antiserum


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antiserum

blood serum containing antibodies against a specific antigen, used to treat or provide immunity to a disease

antiserum

[′an·tē‚sir·əm]
(immunology)
The serum component of blood that contains antibodies specific to one or more antigens.
References in periodicals archive ?
The recombinant protein of SL was used to raise antiserum in rabbit as described previously [32].
The commercial antiserum to BNP(1-32) recognized the inner portion of the amino-terminal arm of BNP and the precursor proBNP, which contains this epitope.
Method controls to validate the specificity of the binding of immunocytochemical reagents with tissue included: 1) omission of the primary antiserum, 2) replacement of the primary antiserum with nonimmune serum, 3) dilution profile of the primary antiserum using doubling dilutions on serial sections, 4) influence of the salt content (up to 0.
Finally, in vitro and in vivo cytotoxicity of the polyclonal antiserum was determined using primarily cultured pig adipocytes and piglets, respectively.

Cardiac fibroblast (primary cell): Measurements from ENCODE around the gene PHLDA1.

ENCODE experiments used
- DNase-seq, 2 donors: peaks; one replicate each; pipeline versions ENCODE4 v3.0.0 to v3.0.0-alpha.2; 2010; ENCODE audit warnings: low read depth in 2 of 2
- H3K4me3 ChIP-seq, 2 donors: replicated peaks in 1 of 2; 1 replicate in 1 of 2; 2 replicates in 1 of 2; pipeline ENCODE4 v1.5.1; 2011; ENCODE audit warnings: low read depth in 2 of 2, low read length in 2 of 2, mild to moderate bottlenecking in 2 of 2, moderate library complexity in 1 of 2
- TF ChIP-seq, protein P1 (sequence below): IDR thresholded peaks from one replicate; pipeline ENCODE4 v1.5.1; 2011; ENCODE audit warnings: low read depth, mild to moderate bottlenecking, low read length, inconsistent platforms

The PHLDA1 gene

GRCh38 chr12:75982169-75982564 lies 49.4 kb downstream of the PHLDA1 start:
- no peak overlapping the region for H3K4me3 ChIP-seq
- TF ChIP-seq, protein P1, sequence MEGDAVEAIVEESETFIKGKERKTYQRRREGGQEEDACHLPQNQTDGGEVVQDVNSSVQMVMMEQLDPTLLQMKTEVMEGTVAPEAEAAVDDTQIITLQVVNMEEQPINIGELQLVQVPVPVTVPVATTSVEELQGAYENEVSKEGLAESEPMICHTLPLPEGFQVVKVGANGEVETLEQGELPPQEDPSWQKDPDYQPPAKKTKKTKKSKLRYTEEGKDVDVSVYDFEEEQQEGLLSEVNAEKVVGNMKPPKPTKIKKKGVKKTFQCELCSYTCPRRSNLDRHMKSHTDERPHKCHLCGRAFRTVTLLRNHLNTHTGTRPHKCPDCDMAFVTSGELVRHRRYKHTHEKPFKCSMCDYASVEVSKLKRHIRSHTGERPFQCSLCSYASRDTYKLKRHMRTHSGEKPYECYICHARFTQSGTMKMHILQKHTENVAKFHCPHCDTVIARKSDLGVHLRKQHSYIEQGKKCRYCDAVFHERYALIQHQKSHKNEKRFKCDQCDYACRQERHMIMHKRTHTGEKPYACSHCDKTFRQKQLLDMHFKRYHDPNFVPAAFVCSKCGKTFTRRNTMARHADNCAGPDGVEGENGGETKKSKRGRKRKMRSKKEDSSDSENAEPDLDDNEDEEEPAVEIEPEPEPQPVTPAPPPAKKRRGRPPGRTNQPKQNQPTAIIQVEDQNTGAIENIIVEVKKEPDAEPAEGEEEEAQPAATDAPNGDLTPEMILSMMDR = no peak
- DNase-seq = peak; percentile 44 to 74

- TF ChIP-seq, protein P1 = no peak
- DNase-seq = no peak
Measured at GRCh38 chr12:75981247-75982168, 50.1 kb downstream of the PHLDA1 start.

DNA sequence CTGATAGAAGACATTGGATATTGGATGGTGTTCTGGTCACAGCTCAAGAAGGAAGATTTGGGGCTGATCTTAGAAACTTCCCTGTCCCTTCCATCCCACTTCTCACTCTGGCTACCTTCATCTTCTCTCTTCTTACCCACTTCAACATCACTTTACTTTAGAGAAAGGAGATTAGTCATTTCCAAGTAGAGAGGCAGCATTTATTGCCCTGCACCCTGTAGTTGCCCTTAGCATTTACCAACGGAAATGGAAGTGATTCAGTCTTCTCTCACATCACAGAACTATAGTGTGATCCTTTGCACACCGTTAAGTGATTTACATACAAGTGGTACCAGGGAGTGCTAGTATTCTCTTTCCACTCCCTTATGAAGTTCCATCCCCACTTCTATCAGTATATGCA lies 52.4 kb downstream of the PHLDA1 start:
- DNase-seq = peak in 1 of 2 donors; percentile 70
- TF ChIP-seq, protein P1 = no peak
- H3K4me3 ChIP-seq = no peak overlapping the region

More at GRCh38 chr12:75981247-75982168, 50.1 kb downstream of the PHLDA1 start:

Although antiserum is the only available medical antidote against snakebite (Calmette, 1894), it does not provide enough protection against venom-induced hemorrhage, necrosis, or nephrotoxicity, and it often produces adverse hypersensitivity reactions (Corrigan et al.
The continuing relatively high variance among RPPHS-based RM for some proteins is probably the result of several factors, including differences in antiserum reactivity, fragmentation of proteins in RM, and the transfer of values to manufacturers' RM by methods less precise than the method recommended by the IFCC C-PP.
Antibodies to coagulogen failed to immunostain dot blots of coticular secretion, and the anti-cuticular secretion antiserum failed to stain coagulogen or the collective secretion of the blood cells.
The positive reaction to cat antiserum on the one unifacially retouched flake from DEL-168 indicates protein from a member of the Felidae.
As with all immunological techniques, CIEP requires (1) the production and isolation of antibodies (antiserum) to known plants and animals, (2) the removal and isolation of plant or animal residue from artifacts or sediment, (3) the exposure of the plant or animal residue to a series of antiserum, and (4) methods for observing the strength of the reaction of the antiserum to the unknown residue.
The antibodies in rabbit serum, called antiserum, can then be used to search for deer blood.
Viruses in this group react poorly with antiserum to the 1989-90 vaccine strain (A/Shanghai/11/87); however, antiserum prepared to these viruses reacted well with A/Shanghai/11/87-like viruses from the 1989-90 season.